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Memorial Day Demonstrators Face Off

As throngs came to the hallowed grounds of Arlington National Cemetery to honor the fallen on Memorial Day, a handful of protesters from an anti-gay group stood across a four-lane highway from a conse
( [email protected] ) May 29, 2006 12:40 PM EDT

ARLINGTON, Va. (AP) - As throngs came to the hallowed grounds of Arlington National Cemetery to honor the fallen on Memorial Day, a handful of protesters from an anti-gay group stood across a four-lane highway from a conservative group supporting the troops.

The two groups, separated by a line of police cars, were faced off about 300 feet from the entrance to the cemetery. They held signs making competing arguments. But because of noise from approaching motorcycles and cars, they could not hear one another.

A small group of members of the Westboro Baptist Church of Topeka, Kan., who have been demonstrating around the country at military funerals, sang "God hates America" to the tune of "God Bless America" and held signs that read "God is America's terror", "Thank God for dead soldiers", "You're going to hell", and "Bush killed them."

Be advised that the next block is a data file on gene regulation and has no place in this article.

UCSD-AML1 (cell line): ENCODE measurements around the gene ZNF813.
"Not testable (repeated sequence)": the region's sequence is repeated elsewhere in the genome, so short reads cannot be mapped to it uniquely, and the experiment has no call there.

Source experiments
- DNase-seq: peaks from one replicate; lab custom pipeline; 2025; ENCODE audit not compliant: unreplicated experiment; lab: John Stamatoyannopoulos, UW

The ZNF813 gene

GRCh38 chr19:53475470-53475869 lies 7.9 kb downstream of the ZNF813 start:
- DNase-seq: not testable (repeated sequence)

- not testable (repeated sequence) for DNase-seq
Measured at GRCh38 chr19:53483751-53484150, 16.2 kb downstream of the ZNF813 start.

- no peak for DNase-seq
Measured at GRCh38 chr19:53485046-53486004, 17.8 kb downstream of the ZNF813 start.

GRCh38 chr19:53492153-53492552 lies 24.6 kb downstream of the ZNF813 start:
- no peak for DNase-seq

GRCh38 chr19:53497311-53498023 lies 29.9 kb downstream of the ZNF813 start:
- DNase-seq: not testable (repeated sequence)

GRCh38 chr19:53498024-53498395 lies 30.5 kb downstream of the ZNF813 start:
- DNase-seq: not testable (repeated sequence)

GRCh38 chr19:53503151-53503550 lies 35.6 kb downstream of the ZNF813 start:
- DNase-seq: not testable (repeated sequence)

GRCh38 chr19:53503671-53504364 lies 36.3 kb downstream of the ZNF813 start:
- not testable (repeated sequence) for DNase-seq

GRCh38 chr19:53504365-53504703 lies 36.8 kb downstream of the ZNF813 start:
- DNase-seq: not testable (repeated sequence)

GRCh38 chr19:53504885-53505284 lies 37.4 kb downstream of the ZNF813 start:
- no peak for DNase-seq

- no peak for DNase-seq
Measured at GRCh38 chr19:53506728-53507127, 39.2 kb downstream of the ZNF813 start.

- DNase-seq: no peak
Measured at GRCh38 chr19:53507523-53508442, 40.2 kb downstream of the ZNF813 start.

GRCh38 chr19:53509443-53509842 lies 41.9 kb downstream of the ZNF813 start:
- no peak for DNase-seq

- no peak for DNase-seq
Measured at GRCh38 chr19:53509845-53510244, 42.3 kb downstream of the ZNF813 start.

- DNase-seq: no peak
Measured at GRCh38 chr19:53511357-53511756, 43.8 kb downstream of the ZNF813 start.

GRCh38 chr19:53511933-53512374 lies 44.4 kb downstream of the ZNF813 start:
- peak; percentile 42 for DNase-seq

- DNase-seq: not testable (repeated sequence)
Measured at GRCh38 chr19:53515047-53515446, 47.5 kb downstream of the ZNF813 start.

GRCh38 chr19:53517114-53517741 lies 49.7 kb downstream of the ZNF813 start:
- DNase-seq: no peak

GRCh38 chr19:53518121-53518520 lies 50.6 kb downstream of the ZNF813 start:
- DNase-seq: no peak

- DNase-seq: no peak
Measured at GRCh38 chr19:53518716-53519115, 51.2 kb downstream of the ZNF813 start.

Across the street, a handful of people from the conservative group known as FreeRepublic.com held a large sign saying, "God bless our troops, defenders of freedom, American heroes." Other signs said, "God does love our defenders of freedom" and "This Memorial Day, thank a soldier for your freedom."

As people walked to the cemetery past the Westboro church group, many looked at them and scowled and several shouted insults.

"Shut your mouth," one woman yelled at them, and a man passing by said, "Read your Bible." A spokesman for FreeRepublic.com, Kristinn Taylor, said his group showed up to demonstrate because they knew the church group was coming. He said they have staged counter demonstrations on several occasions when Westboro protesters disrupted military funerals.

"They're out of line," Taylor said. "Their hateful message isn't welcome here. Many of us have loved ones buried here."

"We wanted to send a positive message of support for troops serving now and their families and those who made the ultimate sacrifice," he said.

Many people in cars and on motorcycles honked and gave friendly waves to the FreeRepublic group as they drove by.

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